Volume 24, May 2010

In this Issue:

Free Tips Newsletter from ShelfGenie®


Tips to Eliminate Excess

The dinner guests have already arrived but you’re still searching for the serving platter for your signature dish. Unfortunately, your cabinets resemble a Where’s Waldo? puzzle, and that platter you’re in search of is the well-cloaked title character.

It always seems that when you need an item, whether it’s a frequently-used appliance or an antique vase, you can never find it in a timely manner. Instead of spending valuable time sifting through countless items you rarely use to get to that one you need, here are four ways to make your kitchen, bathroom or office much easier to navigate.

Get in the zone: Divide your kitchen up into specific sections or zones. Food preparation tools, like cutting boards, measuring cups and mixing bowls, should be located near the largest available workspace. Store cooking needs – pots, pans, bake ware and potholders – near the stove and serving supplies – dishes, glassware, flatware and napkins – near the dining room. Tupperware, plastic wrap, foil and other storage items work well near the refrigerator, and the dishwasher/sink area is a great place for dish towels, sponges, trash bags and all-purpose cleaners.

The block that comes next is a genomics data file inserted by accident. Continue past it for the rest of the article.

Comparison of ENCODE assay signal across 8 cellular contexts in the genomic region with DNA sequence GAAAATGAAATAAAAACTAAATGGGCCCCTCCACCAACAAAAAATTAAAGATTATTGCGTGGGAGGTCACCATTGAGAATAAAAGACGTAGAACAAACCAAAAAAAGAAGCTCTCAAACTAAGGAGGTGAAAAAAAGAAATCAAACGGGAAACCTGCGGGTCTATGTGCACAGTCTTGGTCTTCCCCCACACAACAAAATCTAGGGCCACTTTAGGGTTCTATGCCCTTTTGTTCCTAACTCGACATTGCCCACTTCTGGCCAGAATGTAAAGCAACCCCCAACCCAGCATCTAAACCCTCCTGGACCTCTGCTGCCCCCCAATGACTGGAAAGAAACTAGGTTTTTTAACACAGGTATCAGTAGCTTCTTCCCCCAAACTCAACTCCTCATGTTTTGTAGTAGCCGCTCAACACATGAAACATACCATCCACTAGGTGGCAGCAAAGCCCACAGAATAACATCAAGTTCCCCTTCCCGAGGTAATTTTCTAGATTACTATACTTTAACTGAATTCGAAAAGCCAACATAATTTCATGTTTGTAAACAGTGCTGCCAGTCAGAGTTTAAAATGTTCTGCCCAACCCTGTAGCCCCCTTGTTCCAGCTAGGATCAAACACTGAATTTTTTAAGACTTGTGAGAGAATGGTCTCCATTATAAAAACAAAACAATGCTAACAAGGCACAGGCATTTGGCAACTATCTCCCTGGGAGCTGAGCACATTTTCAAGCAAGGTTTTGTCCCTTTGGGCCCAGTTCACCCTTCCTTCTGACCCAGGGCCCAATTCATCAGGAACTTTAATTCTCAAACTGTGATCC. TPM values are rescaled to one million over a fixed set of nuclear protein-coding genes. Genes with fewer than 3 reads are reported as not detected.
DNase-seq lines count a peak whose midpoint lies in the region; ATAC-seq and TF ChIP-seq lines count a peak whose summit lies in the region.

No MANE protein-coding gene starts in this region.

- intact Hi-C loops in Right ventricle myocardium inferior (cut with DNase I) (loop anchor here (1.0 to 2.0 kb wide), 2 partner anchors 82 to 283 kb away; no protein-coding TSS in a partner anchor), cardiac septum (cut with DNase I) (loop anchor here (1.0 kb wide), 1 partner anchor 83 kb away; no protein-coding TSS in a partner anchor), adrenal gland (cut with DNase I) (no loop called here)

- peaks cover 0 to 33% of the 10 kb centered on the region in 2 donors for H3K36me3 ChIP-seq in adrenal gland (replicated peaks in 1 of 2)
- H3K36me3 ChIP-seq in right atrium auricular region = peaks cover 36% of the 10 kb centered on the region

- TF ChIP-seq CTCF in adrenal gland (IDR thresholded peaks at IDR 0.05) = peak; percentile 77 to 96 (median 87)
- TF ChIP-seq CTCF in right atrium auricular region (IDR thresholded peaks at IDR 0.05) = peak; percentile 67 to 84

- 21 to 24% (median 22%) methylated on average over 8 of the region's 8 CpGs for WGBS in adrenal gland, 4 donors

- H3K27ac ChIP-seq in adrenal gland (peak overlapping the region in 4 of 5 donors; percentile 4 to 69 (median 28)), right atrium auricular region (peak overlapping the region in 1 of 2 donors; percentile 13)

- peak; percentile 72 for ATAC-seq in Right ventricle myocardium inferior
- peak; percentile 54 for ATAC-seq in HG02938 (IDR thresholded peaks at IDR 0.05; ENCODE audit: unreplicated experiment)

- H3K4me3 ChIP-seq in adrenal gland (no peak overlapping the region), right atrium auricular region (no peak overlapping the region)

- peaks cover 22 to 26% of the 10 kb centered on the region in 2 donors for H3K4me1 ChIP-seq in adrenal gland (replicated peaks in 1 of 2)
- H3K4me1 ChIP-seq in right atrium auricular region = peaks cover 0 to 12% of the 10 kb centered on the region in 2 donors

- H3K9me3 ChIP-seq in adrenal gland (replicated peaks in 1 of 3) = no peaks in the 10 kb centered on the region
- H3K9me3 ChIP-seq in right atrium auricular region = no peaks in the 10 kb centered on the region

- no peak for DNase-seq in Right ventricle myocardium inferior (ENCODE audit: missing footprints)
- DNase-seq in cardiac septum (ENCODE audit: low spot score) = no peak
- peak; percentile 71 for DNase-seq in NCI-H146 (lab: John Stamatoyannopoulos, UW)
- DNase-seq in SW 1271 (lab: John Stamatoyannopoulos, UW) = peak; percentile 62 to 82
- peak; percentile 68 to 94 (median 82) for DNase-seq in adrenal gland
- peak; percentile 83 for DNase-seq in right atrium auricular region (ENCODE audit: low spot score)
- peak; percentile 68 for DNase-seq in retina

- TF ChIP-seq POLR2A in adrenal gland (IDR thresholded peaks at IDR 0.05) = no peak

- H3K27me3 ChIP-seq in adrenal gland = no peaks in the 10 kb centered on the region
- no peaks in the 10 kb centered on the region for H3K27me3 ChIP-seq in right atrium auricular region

Minimize it: To keep clutter to a minimum, identify and remove things that do not belong in the zones (think paperwork, toys and tools) and give away or sell some of these misplaced or seldom-used items. Take this time to also check the expiration dates on products and administer quality control on your existing items; that “1987 Miniature Golf and Karaoke Champion” mug with the missing handle may have sentimental value but you have plenty of other mugs in one piece that can do the same job.

Maximize space: Find space that is not being utilized – negative space on shelves, vertical or wall space, and space inside cabinet doors, for example – and instead use the entire space within the cabinet, drawer or countertop. Products like ShelfGenie’s custom Glide-Out™ shelves can provide two or more shelves in each cabinet when most standard cabinets only provide one and a half. This will maximize your usable storage space while allowing for easy access to everything.

Contain yourself: It may sound like a no-brainer but make your most frequently used items the most accessible. Everyday items like plates, glasses and cutting boards should be within reach at all times while sporadically-used items (juicers, bread makers, double boilers, etc.) can be tucked away.